I also have always wondered about “Veterans Day” (since it’s my birthday) and “Veterans Administration (VA).” I was told in the past to leave off the apostrophe-S (possessive form). This jives with what you said, as the day and the organization are intended FOR veterans, not owned by them.
But what about Valentine’s Day, for example? This day is not “owned” by the saint, it is a day commemorating the saint. Still, if we love someone, we call the person our valentine. So maybe it should be Valentines Day? Oy!
I’m still uncomfortable leaving off the apostrophe at times, but at least now I have someone to blame it on when I do!
( yes, mother, “someone on whom to blame it”).
Re “girls room”: I like this also, as it looks a little less pedantic, but I find I can’t really force myself to use it in print, much as I’d love to.
Re “Valentine’s day”: I believe that the apostrophe is needed here, just as one would not say “It is Rebeccas birthday today.” (In fact, Firefox is rather haughtily informing me that “Rebeccas” is not a word. Beg to differ, Firefox: Both Rebeccas are attending the party.)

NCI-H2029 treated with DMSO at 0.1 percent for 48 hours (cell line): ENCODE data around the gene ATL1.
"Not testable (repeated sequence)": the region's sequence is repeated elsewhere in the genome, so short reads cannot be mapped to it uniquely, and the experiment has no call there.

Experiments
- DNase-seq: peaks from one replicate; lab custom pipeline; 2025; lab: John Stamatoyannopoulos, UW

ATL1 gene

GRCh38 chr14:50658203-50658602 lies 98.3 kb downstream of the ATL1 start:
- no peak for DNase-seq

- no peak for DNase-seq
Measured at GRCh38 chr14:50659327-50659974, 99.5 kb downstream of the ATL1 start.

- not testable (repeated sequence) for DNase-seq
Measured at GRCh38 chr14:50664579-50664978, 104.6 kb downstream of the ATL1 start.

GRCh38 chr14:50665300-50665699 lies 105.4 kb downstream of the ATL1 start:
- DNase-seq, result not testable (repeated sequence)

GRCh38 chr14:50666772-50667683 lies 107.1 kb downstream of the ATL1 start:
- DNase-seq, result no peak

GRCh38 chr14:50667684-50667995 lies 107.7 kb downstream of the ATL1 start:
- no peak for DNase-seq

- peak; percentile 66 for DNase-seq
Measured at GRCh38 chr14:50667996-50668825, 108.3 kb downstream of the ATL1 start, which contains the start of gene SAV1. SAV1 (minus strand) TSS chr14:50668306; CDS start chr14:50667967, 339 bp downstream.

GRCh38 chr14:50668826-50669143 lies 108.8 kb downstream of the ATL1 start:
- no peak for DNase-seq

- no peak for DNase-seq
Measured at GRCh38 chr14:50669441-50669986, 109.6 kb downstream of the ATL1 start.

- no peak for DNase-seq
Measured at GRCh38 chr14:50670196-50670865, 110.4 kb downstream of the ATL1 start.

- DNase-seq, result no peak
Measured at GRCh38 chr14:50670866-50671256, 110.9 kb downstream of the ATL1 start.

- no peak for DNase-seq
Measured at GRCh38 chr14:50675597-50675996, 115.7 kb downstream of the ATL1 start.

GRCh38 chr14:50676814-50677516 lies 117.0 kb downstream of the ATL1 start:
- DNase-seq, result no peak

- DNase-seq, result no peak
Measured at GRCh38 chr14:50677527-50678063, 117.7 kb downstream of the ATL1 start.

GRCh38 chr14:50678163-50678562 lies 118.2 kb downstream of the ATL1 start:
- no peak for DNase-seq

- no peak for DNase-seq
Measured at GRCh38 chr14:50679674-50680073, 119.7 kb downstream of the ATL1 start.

OK. “Children hospital” sounds weird, but what about “pet hospital”?
I’m annoyed every time I go into Marks & Spencer and see signs for “Womens Clothes” and “Childrens Clothes”. Maybe I won’t be quite so annoyed after reading your explanation!
Not sure about this. Surely it has to be Children’s Hospital as there’s no such word as Childrens. Or for that matter Womens or Mens. They should all have apostrophes.
Interesting. I’ve always thought of an appositive as a word or phrase that 1) renames something and 2) can serve the same grammatical function as the word or phrase it renames.